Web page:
Louise Erdrich - Sunday, November 22, 2009
Thank you, Pilgrims!
No, not buckle pilgrims -- book pilgrims.
Our little bookstore would never survive without the Pilgrims who come to visit us from every part of the world. Thank you for coming to visit us. Thank you for drinking coffee at the Kenwood Cafe. Thank you for sitting in the reading chairs and for telling us how and why you came to Birchbark Books. Thank you for sharing the green stuff that lubricates the wheels of civilization. Over the summer and fall, we've have visitors from Italy, Canada, China, Germany, England, Nigeria, Ireland, Turkey, Sweden, Japan, Romania, Mississippi, North Dakota, and Maple Grove, Minnesota, from the nations of Leech Lake, Red Lake, White Earth, Turtle Mountain, Pine Ridge, Rosebud, and ICELAND ( !), to name just a few locales where literati decide that when visiting Minneapolis they will find Birchbark Books.
It is always such a pleasure to find out how and why people arrive at the blue Birchbark door (blue to resist evil spirits). Often they have been dragged in by a relative, it is true. But that relative has a love of books and little bookstores, and passes this on. Many times the next generation is imbued with the spirit of the place. We have children who have grown up reading such books as A Coyote Solstice Tale, by Thomas King, pictures by Gary Clement. The perfect book to read in the Birchbark Loft. This is a wonderful coyote sweet and funny book, a gentle anti-Christmas craziiness story that resonated with me and will, I think, with every mother and father whose children's visions of sugar plums require them to visit a crowded mall. It made me want to drink hot chocolate and curl up with a good book.
I plan on curling up (again) with Our Knowledge Is Not Primitive, Decolonizing Botanical Anishinaabe Teachings, by Wendy Makoons Geniusz. This book is several things at once: a primer on truth, an innovative Anishinabe-English language text, a grand discussion of what has been already written about Anishinabe use of plants, and a delightful act of love. Decolonized knowledge of the world allows a person access to the entire range of human experience of nature -- from use to song to dream to dance. This work is eye-opening and joyous . And it is one of my favorite books of the year.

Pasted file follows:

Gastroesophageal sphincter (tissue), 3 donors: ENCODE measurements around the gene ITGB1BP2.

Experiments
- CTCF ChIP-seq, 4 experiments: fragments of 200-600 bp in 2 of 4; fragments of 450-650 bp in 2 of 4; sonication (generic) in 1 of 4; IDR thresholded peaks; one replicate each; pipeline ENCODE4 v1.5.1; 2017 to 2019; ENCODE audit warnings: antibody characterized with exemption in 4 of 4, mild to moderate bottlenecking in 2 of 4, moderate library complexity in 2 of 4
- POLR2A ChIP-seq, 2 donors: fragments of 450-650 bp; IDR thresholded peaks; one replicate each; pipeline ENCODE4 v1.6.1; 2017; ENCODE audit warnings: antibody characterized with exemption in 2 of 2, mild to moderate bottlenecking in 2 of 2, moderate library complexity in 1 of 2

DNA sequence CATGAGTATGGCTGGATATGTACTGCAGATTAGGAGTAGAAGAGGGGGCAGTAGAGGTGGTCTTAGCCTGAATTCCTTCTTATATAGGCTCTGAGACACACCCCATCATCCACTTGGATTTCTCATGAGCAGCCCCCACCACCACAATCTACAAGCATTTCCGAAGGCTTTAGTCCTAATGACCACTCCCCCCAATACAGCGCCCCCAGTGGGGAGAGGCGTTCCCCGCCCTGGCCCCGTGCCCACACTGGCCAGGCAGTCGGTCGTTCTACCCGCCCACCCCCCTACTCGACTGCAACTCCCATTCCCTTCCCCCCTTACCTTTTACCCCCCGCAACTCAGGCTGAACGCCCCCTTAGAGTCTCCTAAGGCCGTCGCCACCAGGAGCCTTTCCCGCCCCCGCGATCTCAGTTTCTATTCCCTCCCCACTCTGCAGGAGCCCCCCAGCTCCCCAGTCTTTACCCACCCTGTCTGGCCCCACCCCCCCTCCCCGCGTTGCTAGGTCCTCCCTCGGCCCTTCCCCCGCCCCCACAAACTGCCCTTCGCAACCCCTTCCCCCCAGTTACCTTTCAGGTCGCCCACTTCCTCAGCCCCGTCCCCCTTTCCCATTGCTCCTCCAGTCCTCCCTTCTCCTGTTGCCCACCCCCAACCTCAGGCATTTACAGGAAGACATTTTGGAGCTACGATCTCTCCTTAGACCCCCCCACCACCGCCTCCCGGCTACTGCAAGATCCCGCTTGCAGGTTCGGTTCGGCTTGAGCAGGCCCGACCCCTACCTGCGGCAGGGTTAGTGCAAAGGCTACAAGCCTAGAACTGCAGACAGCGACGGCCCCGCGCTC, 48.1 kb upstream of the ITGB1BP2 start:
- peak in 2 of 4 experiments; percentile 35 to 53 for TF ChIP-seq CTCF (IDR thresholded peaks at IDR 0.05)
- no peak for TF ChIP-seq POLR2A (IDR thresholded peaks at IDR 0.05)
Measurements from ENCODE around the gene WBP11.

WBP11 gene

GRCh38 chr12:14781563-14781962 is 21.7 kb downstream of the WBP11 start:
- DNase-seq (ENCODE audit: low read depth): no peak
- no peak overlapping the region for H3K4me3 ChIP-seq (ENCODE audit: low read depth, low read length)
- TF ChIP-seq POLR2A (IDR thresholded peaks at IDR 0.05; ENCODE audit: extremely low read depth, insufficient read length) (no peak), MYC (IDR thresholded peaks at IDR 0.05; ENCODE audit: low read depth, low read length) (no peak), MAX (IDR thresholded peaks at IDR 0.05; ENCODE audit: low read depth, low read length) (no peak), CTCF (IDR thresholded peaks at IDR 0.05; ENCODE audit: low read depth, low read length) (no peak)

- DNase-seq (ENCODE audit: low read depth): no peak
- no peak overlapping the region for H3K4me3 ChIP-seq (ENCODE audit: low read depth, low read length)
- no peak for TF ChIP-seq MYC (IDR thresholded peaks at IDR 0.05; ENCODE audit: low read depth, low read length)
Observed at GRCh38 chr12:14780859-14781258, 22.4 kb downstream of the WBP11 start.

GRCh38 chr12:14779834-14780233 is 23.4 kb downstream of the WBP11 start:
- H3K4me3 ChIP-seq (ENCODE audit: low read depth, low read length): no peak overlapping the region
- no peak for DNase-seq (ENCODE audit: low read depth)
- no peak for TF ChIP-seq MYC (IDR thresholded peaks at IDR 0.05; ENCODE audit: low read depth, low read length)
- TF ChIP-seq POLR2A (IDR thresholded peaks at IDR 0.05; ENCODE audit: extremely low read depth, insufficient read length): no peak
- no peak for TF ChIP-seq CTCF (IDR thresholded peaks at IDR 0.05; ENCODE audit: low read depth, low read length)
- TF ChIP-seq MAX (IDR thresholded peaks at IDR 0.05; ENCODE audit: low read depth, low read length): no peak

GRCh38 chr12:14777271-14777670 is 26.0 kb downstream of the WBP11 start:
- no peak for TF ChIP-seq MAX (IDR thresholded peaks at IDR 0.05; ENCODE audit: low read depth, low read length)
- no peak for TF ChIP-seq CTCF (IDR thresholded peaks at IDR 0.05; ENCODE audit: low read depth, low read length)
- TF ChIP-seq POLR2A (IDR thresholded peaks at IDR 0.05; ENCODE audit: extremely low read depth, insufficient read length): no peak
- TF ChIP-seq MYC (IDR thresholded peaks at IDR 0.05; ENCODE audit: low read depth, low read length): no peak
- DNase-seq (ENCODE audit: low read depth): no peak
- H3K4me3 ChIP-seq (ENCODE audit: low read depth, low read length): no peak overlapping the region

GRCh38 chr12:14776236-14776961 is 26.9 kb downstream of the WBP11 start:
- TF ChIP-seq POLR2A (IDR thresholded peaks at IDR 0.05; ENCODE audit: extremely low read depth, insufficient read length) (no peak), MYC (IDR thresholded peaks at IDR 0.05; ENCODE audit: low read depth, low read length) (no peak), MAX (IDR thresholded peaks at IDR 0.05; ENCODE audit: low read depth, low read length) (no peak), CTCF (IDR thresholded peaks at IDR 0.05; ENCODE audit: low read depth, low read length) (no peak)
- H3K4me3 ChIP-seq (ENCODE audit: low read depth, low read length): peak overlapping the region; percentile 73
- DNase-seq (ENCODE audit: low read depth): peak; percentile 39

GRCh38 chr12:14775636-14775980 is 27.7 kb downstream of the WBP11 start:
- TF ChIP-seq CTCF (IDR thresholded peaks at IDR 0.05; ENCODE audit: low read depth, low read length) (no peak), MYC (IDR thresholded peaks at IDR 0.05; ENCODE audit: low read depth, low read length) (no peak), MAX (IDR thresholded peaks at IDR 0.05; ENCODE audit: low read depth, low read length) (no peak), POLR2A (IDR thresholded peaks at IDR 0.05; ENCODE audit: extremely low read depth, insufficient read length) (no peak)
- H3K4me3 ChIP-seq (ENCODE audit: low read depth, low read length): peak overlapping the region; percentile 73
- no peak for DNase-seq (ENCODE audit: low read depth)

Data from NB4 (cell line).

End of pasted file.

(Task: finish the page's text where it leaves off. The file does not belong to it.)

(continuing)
Wendy Makoons Geniusz William Trevor Our Knowledge Is Not Primitive mississippi Islam Ojibwe Chickadee Chitra Divakaruni Ojibwemowin The Blue Sky E.L. Doctorow peculiar touches of green and gold gratitude Peak Oil Light in August S.C. Gwynne bill mckibben Gail Caldwell favorite book The Transition Handbook plants ptsd The Resilient Gardener adventure Kate DiCamillo Makoons Alan Weisman Michael Jackson Peak Water H2Oil Book Review Anishinabemowin sweden germany Kabul Gryphon Press Birchbark Books Minneapolis italy Anton Treuer Philip Roth incarnation British Navy health care reform Video Bill Moyers Journal Poetry The Wealth of Nature the most romantic city in the world pilgrims Mohamed's Ghosts gardens graphix 350.org NACDI:All My Relations Nero euphoria favorite tree Rare Books Up Late Again Tree Houses Patrick O'Brian thanks Fireworks devoted customers The Farmer's Daughter Anishinabe Pembina book and dinner club Magers and Quinn favorite dog Greenland birchbark house series The Round House fresh water Ice thank you friends Guthrie Theater Hilary Mantel Victory Gardens monkey in a dryer Ha Jin friends More Remarkable Trees The Royal Prussian Library Too Loud A Solitude Interview coyote School Gardens Milkweed Press customers Czech Writer france Beth Dooley japan National Book Award neighborhood Easter Island Native People Keepers of the Trees Dartmouth Mankato Powwow Keystone XL The Ojibwe Green Team Empire of the Summer Moon green Climate Change Love city of books Keeping Heart on Pine Ridge Bohumil Hrabal Gary Clement This Green World Brown Dog trees aquifer cafe Education local economy Dogs leaves and snow The Game of Silence cafe closing Kenwood Gardens Women and Trees how good looking you are post holiday reads ependent Small Bookstores as Commons Stephen Salisbury Aza china twins Emily Johnson Let's Take the Long Way Home Nemesis Aubrey/Maturin 2666 Afghanistan north dakota Tar Sands show your love Louise Too Much Happiness Wastepaper language revitalization Minnesota buffalo Unnatural Disasters Wolf Hall anniversary The Birchbark House tree books knowledge Collective Denial Canada Roberto Bolano spring Zombies photography Remarkable Trees post holiday boarding school Botany support joy Catalyst World on the Edge Alice Munro State Troopers Crushing Books Hillary Clinton Native Arts Master Butchers Singing Club solstice, Thomas King Vic Glover President Obama Population The Porcupine Year ireland Jim Harrison Bleak House